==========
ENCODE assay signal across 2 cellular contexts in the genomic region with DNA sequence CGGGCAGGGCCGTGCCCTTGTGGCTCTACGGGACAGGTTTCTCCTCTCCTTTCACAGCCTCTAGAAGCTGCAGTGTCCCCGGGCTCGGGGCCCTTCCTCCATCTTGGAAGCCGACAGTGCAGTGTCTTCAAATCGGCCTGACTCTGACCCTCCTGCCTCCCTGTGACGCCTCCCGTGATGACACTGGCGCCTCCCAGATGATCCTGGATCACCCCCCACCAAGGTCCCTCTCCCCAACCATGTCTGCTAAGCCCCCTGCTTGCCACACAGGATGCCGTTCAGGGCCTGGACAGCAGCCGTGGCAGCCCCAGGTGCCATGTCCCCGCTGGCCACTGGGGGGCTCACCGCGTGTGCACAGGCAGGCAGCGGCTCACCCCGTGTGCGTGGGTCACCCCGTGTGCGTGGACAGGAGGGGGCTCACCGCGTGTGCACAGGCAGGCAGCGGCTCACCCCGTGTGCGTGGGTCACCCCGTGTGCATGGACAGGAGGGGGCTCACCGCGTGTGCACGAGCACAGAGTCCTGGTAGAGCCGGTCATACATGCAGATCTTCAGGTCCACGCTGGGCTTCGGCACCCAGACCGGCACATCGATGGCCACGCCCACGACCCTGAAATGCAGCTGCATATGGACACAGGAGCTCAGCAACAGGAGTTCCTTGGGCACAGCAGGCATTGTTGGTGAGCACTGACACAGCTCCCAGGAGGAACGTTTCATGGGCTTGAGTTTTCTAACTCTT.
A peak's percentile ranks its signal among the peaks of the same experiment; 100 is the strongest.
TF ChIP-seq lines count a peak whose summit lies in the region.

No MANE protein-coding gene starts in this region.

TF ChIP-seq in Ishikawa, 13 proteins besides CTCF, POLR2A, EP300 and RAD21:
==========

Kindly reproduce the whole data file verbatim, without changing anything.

ENCODE assay signal across 2 cellular contexts in the genomic region with DNA sequence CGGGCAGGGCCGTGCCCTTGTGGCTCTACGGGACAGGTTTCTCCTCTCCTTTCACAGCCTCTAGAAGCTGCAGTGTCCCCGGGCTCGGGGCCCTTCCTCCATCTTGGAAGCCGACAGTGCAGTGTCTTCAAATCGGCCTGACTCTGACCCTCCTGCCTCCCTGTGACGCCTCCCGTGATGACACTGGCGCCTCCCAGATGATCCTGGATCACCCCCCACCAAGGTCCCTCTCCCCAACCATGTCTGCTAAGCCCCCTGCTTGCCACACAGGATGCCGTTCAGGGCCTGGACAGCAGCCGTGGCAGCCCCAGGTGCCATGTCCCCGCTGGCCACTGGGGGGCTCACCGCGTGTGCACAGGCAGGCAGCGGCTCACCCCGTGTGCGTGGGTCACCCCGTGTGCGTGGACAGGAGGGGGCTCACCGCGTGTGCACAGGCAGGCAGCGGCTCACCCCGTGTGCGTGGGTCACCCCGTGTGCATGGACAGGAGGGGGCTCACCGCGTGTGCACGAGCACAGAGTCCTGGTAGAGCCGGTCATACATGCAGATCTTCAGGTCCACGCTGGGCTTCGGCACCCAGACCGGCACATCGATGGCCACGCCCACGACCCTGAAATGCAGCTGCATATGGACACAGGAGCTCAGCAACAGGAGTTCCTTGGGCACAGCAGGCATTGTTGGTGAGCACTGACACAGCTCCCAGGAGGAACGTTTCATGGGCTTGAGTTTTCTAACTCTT.
A peak's percentile ranks its signal among the peaks of the same experiment; 100 is the strongest.
TF ChIP-seq lines count a peak whose summit lies in the region.

No MANE protein-coding gene starts in this region.

TF ChIP-seq in Ishikawa, 13 proteins besides CTCF, POLR2A, EP300 and RAD21: